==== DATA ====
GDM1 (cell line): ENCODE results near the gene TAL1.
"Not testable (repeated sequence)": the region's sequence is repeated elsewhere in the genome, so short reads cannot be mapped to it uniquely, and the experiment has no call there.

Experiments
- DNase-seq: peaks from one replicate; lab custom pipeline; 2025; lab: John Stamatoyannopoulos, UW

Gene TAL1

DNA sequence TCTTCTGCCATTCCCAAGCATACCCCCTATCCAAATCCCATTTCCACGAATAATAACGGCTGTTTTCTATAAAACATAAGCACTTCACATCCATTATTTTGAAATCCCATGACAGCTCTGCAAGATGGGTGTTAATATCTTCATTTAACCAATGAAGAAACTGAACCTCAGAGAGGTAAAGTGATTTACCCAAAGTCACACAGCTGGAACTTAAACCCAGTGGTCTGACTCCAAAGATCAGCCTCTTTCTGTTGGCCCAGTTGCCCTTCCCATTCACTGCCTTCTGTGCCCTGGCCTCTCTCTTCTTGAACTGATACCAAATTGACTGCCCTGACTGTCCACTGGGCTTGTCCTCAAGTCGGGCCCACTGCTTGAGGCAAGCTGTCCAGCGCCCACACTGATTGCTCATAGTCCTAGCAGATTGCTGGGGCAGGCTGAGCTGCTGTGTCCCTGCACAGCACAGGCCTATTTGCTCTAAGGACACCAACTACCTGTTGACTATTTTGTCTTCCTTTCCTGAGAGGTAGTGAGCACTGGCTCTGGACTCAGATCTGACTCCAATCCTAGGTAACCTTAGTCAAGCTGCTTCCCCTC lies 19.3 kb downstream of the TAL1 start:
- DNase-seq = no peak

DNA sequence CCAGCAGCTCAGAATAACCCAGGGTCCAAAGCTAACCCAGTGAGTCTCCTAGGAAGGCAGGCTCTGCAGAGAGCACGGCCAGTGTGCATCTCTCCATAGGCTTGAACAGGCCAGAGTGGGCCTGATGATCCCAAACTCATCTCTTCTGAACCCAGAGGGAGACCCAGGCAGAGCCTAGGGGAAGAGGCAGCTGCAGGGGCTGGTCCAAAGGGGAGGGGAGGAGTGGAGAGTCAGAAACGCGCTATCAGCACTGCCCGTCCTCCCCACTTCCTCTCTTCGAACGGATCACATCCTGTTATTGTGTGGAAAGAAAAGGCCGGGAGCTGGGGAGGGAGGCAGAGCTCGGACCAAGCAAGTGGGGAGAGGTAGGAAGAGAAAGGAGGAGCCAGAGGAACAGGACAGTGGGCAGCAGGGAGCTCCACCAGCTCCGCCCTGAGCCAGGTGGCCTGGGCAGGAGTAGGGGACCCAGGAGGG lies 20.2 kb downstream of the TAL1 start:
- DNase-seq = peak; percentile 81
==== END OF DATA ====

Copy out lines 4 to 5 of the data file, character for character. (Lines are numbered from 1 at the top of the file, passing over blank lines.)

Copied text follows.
- DNase-seq: peaks from one replicate; lab custom pipeline; 2025; lab: John Stamatoyannopoulos, UW

Gene TAL1